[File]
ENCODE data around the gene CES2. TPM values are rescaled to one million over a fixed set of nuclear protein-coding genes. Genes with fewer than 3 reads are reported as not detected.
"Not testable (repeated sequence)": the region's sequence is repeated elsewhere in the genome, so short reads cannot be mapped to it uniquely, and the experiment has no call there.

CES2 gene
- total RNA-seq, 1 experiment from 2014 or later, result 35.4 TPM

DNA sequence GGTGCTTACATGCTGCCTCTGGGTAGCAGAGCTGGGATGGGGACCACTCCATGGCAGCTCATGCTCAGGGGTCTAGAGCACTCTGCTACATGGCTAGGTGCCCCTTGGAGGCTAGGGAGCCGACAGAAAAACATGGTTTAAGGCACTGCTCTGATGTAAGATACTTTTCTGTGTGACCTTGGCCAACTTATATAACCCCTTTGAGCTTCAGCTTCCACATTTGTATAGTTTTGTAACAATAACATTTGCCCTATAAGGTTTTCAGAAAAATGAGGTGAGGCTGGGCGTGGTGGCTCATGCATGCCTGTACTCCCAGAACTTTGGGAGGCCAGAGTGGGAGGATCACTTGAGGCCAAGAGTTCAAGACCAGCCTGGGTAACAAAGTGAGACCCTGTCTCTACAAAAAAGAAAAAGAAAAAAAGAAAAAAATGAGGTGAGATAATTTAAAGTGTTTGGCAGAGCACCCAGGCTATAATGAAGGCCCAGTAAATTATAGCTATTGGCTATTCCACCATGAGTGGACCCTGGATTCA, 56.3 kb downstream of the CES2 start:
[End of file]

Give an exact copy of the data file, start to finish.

ENCODE data around the gene CES2. TPM values are rescaled to one million over a fixed set of nuclear protein-coding genes. Genes with fewer than 3 reads are reported as not detected.
"Not testable (repeated sequence)": the region's sequence is repeated elsewhere in the genome, so short reads cannot be mapped to it uniquely, and the experiment has no call there.

CES2 gene
- total RNA-seq, 1 experiment from 2014 or later, result 35.4 TPM

DNA sequence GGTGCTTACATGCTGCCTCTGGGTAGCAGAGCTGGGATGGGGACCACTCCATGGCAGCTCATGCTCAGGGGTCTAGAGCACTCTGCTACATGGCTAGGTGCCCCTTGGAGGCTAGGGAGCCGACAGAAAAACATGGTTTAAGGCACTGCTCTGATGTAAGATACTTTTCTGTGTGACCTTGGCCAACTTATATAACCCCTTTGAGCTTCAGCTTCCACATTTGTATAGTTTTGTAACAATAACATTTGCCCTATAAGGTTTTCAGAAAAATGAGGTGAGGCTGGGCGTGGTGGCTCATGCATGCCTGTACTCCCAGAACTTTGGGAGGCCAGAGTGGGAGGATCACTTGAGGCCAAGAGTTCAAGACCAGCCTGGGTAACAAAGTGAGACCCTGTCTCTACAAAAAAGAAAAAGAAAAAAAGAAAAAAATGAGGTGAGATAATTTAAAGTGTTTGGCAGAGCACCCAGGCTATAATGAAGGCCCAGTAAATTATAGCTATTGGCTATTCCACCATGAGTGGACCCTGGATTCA, 56.3 kb downstream of the CES2 start: